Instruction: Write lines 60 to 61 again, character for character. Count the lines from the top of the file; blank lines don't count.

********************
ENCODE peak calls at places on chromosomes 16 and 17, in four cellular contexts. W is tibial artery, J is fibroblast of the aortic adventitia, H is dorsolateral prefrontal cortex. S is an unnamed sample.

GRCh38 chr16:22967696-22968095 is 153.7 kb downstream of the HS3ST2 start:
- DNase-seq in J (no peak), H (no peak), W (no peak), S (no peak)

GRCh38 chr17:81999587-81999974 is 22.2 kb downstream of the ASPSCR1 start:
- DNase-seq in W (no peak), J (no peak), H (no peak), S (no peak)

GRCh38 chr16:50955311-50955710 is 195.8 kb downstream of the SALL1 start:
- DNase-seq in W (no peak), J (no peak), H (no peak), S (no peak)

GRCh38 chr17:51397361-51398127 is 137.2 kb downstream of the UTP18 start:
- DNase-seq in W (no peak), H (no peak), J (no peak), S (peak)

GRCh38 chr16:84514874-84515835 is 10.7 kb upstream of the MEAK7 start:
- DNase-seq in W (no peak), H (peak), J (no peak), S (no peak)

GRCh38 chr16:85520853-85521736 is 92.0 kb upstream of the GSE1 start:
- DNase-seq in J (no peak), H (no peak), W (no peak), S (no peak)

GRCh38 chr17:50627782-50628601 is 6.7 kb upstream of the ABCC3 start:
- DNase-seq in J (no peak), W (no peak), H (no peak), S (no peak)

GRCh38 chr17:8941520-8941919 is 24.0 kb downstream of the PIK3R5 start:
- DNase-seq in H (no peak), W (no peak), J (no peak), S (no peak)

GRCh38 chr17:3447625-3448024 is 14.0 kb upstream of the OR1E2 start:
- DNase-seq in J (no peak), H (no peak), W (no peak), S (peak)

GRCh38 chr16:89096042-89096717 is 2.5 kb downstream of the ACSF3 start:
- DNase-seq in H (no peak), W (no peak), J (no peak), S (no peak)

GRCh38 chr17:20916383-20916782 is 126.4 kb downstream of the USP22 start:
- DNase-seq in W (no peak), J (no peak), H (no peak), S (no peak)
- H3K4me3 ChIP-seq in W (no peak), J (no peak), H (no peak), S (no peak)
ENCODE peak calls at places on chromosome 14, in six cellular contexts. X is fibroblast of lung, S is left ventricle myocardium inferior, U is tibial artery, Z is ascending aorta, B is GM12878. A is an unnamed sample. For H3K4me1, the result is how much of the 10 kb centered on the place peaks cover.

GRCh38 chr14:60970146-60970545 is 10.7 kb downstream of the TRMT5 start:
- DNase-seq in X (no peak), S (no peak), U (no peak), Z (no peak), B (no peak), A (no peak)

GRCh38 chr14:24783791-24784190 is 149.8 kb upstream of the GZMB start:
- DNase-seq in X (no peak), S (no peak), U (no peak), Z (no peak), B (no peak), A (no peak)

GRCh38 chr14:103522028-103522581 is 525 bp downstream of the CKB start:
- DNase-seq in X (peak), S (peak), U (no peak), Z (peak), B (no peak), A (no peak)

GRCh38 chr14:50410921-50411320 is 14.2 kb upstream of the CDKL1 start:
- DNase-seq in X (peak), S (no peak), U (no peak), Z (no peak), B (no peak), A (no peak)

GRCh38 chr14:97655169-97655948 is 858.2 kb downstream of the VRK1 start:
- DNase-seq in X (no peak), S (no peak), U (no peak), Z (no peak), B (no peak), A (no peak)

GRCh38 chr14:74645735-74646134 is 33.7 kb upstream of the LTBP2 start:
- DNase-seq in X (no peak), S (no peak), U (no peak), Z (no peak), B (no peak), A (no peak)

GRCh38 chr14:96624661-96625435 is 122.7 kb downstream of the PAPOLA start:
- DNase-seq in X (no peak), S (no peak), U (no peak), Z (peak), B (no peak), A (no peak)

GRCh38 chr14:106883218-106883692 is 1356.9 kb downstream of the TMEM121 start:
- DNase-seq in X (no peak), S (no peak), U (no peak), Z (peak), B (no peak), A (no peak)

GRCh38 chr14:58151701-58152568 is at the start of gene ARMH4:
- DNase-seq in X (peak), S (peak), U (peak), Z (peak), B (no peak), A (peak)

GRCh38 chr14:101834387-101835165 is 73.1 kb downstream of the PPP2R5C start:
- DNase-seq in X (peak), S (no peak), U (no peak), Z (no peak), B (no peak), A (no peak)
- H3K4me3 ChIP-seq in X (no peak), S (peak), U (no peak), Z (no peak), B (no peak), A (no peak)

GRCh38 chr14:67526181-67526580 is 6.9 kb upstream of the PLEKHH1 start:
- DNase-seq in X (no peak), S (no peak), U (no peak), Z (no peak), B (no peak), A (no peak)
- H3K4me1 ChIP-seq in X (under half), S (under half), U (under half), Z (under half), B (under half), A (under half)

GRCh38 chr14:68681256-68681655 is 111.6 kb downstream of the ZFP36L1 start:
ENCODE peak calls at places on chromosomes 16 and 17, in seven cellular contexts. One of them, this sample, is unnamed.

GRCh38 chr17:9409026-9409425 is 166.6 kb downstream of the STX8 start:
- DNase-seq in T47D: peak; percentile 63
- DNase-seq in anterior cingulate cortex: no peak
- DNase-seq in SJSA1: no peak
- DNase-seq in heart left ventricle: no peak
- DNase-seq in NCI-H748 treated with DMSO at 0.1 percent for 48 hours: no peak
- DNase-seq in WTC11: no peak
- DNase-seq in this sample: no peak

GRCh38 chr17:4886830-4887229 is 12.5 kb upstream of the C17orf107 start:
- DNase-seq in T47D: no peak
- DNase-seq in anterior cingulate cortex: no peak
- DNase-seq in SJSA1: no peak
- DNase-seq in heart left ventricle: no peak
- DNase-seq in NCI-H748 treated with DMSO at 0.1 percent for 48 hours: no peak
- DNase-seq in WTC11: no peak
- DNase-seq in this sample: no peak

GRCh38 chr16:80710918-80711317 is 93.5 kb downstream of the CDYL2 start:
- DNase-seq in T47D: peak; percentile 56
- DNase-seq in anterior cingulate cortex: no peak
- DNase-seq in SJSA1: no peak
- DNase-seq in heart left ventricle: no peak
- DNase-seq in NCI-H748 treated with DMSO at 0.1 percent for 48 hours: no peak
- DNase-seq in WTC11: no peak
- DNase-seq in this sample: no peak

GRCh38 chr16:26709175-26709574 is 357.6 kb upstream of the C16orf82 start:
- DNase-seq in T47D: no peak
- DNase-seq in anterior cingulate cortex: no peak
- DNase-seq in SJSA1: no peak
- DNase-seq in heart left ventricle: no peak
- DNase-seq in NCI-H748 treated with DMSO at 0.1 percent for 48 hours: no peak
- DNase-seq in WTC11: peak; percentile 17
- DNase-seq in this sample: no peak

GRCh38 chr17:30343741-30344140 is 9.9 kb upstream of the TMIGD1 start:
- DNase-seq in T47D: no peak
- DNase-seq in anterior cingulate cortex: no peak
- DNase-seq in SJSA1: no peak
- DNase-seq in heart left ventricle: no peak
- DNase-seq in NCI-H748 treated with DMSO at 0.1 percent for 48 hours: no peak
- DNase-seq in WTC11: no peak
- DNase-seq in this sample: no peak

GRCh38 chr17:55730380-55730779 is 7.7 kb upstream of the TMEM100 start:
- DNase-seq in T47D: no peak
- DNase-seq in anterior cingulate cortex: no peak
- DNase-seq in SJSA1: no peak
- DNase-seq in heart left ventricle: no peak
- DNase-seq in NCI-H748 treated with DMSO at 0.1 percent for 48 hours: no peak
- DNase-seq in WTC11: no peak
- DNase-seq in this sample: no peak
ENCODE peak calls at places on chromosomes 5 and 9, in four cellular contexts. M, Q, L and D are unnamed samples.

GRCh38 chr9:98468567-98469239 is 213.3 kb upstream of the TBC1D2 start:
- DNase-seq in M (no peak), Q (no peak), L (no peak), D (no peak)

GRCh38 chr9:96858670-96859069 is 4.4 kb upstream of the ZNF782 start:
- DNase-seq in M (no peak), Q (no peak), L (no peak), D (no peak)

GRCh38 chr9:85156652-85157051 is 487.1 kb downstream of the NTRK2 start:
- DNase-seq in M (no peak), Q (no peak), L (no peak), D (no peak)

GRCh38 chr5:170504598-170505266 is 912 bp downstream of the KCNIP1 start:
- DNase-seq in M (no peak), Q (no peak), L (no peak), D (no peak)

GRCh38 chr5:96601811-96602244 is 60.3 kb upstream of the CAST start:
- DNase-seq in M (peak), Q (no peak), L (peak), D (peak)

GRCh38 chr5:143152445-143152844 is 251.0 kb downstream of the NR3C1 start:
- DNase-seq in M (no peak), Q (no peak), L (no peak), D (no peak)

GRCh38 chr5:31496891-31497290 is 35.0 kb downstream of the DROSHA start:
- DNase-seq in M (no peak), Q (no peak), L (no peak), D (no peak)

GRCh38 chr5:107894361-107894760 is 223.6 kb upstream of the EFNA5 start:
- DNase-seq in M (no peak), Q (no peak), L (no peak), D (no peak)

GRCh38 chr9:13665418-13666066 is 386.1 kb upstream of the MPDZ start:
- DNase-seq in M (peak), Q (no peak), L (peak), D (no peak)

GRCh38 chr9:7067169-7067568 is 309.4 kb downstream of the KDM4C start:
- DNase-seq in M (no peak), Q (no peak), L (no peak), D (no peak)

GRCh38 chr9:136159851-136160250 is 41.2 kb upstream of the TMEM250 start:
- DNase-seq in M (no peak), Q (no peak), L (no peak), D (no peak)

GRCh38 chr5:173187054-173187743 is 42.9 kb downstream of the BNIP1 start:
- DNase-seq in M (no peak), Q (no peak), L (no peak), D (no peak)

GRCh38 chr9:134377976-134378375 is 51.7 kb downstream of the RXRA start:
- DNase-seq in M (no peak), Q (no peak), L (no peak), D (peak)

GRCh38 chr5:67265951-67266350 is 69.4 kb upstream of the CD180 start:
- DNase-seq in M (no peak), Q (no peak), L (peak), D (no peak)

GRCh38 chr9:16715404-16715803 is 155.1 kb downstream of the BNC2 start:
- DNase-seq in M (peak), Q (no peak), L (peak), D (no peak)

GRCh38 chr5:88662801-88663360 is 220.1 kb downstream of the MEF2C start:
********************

GRCh38 chr17:4886830-4887229 is 12.5 kb upstream of the C17orf107 start:
- DNase-seq in T47D: no peak